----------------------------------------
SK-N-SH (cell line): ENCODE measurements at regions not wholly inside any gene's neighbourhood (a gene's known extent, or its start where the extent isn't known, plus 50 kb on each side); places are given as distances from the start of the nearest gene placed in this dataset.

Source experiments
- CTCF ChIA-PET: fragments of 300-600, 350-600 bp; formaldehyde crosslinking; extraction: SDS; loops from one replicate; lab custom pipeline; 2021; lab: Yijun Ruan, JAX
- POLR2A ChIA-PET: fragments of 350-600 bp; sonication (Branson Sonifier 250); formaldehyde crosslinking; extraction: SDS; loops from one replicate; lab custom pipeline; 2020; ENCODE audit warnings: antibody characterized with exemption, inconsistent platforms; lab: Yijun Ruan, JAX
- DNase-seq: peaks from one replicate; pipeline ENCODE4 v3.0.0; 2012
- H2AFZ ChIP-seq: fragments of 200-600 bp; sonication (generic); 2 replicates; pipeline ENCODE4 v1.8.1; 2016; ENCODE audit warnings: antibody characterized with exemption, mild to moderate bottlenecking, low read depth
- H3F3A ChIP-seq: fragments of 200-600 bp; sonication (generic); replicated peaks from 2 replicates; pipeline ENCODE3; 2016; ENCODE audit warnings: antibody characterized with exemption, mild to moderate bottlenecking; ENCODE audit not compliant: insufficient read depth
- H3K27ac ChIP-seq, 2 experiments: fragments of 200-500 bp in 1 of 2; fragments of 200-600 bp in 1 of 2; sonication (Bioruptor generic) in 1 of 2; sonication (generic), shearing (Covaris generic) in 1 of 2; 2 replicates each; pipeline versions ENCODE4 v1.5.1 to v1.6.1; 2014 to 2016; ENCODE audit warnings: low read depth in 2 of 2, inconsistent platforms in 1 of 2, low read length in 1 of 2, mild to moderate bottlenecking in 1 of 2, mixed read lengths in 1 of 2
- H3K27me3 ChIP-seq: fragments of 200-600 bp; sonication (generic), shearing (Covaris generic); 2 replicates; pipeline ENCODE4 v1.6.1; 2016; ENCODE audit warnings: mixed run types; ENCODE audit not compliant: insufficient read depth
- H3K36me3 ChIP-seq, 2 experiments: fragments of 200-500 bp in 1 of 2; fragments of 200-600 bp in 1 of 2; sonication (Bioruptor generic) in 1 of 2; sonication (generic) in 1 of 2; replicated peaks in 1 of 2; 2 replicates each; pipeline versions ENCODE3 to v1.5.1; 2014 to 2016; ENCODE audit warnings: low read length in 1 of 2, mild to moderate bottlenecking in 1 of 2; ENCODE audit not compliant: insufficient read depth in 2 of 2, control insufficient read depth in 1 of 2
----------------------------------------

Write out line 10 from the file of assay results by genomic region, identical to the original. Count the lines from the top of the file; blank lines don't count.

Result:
- H3K36me3 ChIP-seq, 2 experiments: fragments of 200-500 bp in 1 of 2; fragments of 200-600 bp in 1 of 2; sonication (Bioruptor generic) in 1 of 2; sonication (generic) in 1 of 2; replicated peaks in 1 of 2; 2 replicates each; pipeline versions ENCODE3 to v1.5.1; 2014 to 2016; ENCODE audit warnings: low read length in 1 of 2, mild to moderate bottlenecking in 1 of 2; ENCODE audit not compliant: insufficient read depth in 2 of 2, control insufficient read depth in 1 of 2